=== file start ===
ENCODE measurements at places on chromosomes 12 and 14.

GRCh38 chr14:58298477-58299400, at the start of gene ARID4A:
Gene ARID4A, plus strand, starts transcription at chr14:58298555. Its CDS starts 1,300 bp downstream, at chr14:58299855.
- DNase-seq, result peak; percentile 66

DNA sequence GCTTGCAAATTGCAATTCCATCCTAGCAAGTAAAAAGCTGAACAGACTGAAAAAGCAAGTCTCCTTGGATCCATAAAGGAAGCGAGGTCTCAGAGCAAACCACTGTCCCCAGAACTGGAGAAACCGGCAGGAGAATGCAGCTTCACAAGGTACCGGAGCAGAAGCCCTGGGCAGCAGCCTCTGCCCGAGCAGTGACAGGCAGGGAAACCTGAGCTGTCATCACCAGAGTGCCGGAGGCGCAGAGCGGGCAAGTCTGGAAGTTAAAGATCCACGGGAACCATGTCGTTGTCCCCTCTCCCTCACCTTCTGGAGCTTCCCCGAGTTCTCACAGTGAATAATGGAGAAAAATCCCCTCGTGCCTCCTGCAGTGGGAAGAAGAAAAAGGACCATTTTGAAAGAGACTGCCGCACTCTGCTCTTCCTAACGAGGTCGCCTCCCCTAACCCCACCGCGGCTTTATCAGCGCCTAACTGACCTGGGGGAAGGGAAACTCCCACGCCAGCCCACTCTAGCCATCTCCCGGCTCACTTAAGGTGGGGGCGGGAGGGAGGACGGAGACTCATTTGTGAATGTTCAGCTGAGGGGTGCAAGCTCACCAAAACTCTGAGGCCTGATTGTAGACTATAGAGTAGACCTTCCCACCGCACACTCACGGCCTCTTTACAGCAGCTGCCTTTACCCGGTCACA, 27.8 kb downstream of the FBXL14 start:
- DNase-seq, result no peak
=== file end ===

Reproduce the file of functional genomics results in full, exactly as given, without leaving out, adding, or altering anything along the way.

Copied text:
ENCODE measurements at places on chromosomes 12 and 14.

GRCh38 chr14:58298477-58299400, at the start of gene ARID4A:
Gene ARID4A, plus strand, starts transcription at chr14:58298555. Its CDS starts 1,300 bp downstream, at chr14:58299855.
- DNase-seq, result peak; percentile 66

DNA sequence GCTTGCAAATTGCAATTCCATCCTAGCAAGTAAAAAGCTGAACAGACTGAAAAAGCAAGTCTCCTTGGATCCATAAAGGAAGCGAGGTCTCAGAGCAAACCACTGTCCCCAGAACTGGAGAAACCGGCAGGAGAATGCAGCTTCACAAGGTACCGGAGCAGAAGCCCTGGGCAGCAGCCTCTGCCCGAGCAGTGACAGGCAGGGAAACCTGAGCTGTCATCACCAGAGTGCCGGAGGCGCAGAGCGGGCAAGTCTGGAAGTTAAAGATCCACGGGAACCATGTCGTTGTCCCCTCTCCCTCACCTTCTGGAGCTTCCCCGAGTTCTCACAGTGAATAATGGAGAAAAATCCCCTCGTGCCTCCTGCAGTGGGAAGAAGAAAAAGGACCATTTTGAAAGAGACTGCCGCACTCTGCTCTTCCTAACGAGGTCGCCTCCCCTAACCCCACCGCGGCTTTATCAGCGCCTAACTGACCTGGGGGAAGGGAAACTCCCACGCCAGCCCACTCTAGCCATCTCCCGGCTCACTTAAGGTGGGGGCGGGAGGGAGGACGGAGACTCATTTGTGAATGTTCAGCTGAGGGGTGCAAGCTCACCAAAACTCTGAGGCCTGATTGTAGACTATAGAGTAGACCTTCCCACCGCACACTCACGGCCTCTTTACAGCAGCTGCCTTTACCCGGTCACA, 27.8 kb downstream of the FBXL14 start:
- DNase-seq, result no peak